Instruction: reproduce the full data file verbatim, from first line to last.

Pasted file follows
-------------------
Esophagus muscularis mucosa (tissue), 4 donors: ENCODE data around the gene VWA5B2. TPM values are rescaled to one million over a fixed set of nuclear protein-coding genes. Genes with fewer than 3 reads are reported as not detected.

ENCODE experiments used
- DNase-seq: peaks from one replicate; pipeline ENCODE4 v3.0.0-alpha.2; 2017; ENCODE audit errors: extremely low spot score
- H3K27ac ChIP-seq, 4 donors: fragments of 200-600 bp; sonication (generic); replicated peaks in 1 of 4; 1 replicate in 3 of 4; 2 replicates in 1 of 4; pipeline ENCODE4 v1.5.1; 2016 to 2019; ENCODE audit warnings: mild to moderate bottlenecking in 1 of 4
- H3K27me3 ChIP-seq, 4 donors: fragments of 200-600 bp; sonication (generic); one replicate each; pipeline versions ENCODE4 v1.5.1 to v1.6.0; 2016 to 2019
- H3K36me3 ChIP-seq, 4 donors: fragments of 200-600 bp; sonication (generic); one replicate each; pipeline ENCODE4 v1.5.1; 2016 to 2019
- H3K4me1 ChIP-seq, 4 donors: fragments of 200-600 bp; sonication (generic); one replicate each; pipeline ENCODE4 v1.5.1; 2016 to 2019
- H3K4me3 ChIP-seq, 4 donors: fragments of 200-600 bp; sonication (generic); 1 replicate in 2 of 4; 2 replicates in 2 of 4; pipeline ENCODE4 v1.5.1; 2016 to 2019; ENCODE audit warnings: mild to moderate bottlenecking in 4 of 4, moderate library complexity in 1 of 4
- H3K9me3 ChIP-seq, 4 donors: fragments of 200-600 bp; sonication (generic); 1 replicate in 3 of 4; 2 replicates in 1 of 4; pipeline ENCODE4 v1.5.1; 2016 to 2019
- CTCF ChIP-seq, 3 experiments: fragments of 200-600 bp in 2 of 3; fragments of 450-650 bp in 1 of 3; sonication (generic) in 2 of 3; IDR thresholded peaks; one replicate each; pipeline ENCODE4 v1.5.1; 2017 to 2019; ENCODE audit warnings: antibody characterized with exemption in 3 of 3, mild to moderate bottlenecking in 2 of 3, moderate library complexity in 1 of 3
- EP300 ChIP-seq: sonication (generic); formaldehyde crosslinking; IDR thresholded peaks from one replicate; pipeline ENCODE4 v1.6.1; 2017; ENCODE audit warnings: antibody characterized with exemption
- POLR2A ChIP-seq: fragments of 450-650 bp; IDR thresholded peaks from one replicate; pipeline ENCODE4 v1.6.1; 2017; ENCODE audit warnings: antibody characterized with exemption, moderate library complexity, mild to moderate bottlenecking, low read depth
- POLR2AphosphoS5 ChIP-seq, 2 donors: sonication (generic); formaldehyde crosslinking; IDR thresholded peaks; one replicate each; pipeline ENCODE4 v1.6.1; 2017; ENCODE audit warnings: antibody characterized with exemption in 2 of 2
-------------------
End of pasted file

Esophagus muscularis mucosa (tissue), 4 donors: ENCODE data around the gene VWA5B2. TPM values are rescaled to one million over a fixed set of nuclear protein-coding genes. Genes with fewer than 3 reads are reported as not detected.

ENCODE experiments used
- DNase-seq: peaks from one replicate; pipeline ENCODE4 v3.0.0-alpha.2; 2017; ENCODE audit errors: extremely low spot score
- H3K27ac ChIP-seq, 4 donors: fragments of 200-600 bp; sonication (generic); replicated peaks in 1 of 4; 1 replicate in 3 of 4; 2 replicates in 1 of 4; pipeline ENCODE4 v1.5.1; 2016 to 2019; ENCODE audit warnings: mild to moderate bottlenecking in 1 of 4
- H3K27me3 ChIP-seq, 4 donors: fragments of 200-600 bp; sonication (generic); one replicate each; pipeline versions ENCODE4 v1.5.1 to v1.6.0; 2016 to 2019
- H3K36me3 ChIP-seq, 4 donors: fragments of 200-600 bp; sonication (generic); one replicate each; pipeline ENCODE4 v1.5.1; 2016 to 2019
- H3K4me1 ChIP-seq, 4 donors: fragments of 200-600 bp; sonication (generic); one replicate each; pipeline ENCODE4 v1.5.1; 2016 to 2019
- H3K4me3 ChIP-seq, 4 donors: fragments of 200-600 bp; sonication (generic); 1 replicate in 2 of 4; 2 replicates in 2 of 4; pipeline ENCODE4 v1.5.1; 2016 to 2019; ENCODE audit warnings: mild to moderate bottlenecking in 4 of 4, moderate library complexity in 1 of 4
- H3K9me3 ChIP-seq, 4 donors: fragments of 200-600 bp; sonication (generic); 1 replicate in 3 of 4; 2 replicates in 1 of 4; pipeline ENCODE4 v1.5.1; 2016 to 2019
- CTCF ChIP-seq, 3 experiments: fragments of 200-600 bp in 2 of 3; fragments of 450-650 bp in 1 of 3; sonication (generic) in 2 of 3; IDR thresholded peaks; one replicate each; pipeline ENCODE4 v1.5.1; 2017 to 2019; ENCODE audit warnings: antibody characterized with exemption in 3 of 3, mild to moderate bottlenecking in 2 of 3, moderate library complexity in 1 of 3
- EP300 ChIP-seq: sonication (generic); formaldehyde crosslinking; IDR thresholded peaks from one replicate; pipeline ENCODE4 v1.6.1; 2017; ENCODE audit warnings: antibody characterized with exemption
- POLR2A ChIP-seq: fragments of 450-650 bp; IDR thresholded peaks from one replicate; pipeline ENCODE4 v1.6.1; 2017; ENCODE audit warnings: antibody characterized with exemption, moderate library complexity, mild to moderate bottlenecking, low read depth
- POLR2AphosphoS5 ChIP-seq, 2 donors: sonication (generic); formaldehyde crosslinking; IDR thresholded peaks; one replicate each; pipeline ENCODE4 v1.6.1; 2017; ENCODE audit warnings: antibody characterized with exemption in 2 of 2